Aida Hudson & |
Susan-Ann Cooper, editors,
Windows & Words:
A Look at Canadian Children's
Literature in English
(University of Ottawa Press, 2003)
In the introduction to this book edited by Aida Hudson and Susan-Ann Cooper, we read that in 1999 a group of Canadian scholars and writers met to examine what literary legacy existed in the past, in the present and for the future of the children of Canada.
The book is a collection of 17 studies, formal essays and commentaries. Issues touched on include age boundaries, protection of childhood, artistry and illustration, writer L.M. Montgomery, multi-culturalism, the aboriginal voice in adolescent fiction, and it goes on and on.
I enjoyed the entry by Tim Wynne-Jones. It was the opening presentation with a speech on the "difference between writing for adults and children." He was insightful, and informative and also entertaining.
By contrast some of the entries are almost painful to read. The author may have been an engaging speaker, but the words on the written page alone seemed so boringly academic and of little consequence to anyone but the person who wrote them that I felt a strong sense of my time being wasted while reading this book. Some are so highly imaginative and strung out that it's beyond reason to think anyone would take them seriously. Or pay them for it.
I expected that this book would be of use to aspiring writers for children, or that it would talk about children and their enjoyment of certain literature. For the most part, however, there is little studied connection to the term "children" at all.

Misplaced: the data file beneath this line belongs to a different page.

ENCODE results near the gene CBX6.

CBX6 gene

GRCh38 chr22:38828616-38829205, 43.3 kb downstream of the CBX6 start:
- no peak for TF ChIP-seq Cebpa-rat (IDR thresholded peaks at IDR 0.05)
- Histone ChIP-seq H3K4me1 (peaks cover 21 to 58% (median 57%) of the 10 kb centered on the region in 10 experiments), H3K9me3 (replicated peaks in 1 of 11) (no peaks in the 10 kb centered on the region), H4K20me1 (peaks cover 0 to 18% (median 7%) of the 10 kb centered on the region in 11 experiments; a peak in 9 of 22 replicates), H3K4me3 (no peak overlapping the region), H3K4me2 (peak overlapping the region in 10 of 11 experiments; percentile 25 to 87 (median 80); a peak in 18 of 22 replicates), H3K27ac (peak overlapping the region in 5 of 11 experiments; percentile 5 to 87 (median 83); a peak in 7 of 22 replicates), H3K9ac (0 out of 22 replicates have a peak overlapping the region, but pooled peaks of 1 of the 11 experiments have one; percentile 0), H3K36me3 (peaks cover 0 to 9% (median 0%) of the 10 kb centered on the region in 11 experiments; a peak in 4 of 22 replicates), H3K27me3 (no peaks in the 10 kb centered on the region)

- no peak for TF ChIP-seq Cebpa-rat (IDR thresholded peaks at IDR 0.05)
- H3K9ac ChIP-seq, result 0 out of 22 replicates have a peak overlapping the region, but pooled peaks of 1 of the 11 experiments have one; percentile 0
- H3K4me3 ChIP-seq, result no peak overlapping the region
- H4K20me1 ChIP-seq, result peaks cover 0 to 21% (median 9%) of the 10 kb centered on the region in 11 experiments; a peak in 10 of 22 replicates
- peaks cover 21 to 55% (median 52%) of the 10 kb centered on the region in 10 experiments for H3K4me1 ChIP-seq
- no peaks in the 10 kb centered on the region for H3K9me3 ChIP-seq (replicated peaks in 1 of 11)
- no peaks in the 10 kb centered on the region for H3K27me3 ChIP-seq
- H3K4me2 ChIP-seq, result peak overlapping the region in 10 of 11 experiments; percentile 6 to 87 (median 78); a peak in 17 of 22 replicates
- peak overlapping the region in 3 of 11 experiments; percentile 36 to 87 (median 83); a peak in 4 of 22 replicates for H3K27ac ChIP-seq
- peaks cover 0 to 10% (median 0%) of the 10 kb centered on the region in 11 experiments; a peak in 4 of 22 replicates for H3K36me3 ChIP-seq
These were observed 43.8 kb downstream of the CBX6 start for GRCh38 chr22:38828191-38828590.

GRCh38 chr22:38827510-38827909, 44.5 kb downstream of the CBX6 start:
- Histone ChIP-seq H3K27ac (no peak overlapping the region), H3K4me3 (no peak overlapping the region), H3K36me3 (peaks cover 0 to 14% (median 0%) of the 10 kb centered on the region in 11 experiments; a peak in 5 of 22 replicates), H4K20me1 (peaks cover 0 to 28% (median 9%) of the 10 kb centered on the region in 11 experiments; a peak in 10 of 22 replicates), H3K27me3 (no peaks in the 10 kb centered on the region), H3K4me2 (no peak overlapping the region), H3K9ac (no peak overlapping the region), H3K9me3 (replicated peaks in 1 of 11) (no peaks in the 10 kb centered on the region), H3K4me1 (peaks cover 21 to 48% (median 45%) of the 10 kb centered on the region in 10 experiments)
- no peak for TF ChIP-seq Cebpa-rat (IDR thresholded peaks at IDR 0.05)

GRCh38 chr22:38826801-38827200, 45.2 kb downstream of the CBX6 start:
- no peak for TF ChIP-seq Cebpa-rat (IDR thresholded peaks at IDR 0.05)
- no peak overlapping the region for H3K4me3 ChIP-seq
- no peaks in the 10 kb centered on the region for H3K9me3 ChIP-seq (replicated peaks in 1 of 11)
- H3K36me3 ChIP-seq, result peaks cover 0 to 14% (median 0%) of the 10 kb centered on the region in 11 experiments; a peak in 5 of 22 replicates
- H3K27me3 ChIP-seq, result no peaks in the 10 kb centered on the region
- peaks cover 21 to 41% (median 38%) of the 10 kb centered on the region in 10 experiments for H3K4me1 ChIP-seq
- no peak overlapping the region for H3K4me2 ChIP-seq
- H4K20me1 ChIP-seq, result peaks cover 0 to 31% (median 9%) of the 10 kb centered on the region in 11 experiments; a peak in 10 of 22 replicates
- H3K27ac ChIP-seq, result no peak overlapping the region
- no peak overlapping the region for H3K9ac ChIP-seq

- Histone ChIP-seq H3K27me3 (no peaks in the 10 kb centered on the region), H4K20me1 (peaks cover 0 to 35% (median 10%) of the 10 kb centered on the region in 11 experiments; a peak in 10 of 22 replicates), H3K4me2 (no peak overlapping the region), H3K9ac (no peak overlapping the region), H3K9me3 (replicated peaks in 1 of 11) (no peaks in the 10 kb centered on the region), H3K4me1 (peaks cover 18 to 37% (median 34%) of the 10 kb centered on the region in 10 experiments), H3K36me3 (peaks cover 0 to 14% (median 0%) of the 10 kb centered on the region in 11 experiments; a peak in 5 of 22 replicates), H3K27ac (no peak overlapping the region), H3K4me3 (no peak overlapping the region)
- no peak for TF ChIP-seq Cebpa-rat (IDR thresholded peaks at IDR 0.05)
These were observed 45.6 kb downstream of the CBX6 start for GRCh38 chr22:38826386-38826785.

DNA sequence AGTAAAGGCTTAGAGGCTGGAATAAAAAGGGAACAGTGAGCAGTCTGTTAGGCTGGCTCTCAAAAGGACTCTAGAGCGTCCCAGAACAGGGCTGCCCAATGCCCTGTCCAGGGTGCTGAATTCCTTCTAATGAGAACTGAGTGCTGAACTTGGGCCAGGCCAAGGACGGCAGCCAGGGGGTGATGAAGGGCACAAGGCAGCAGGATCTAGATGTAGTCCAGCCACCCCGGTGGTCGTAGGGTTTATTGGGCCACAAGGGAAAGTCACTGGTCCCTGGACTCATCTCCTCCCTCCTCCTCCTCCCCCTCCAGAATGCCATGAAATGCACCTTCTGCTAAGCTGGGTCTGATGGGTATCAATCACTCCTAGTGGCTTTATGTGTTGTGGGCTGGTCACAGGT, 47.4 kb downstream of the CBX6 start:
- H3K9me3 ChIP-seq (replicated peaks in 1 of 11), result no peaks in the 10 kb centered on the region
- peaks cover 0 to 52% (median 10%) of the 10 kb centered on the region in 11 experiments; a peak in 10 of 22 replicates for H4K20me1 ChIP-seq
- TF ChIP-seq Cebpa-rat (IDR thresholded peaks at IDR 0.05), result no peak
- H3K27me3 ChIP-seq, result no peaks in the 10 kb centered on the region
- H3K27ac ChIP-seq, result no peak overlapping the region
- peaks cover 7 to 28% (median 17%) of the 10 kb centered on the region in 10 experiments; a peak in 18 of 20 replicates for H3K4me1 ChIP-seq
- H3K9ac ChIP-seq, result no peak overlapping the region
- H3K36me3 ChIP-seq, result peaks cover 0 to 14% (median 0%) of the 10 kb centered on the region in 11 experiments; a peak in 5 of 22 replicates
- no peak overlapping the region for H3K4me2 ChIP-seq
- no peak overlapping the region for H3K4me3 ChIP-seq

Instead it seems to have been an L.M. Montgomery fest. I did think that the piece on Wordsworth's "Gentle Breeze" was worth perusing and Beverly Haun's "Rise of the Aboriginal Voice in Canadian Adolescent Fiction" was poignant and a very significant inclusion.
The many translations of "Little Red Riding Hood" were interesting, but I didn't quite catch how appropriate it was to the theme since that was designated specifically as "in English."
What I did find notable were the references to early Canadian publications that I hadn't heard of. Are they literature in the true sense of the word? I wouldn't try to convince anyone, but all of the British works we were forced to read years ago cannot be considered Canadian literature, either. Or can it be since it was almost all that Canadian children read? So the book in one instance does invoke questions.
A series of academic essays in presentations, and here they are, made into a book. For enjoyment of academic readers? Yes, as I assume printing it means someone will enjoy it. For writers? Maybe, in a stretch. For folk readers in general? No, unless you have a Red Riding Hood or L.M. Montgomery fetish. That's the extent of how this book fits on a folk-culture website.
by Virginia MacIsaac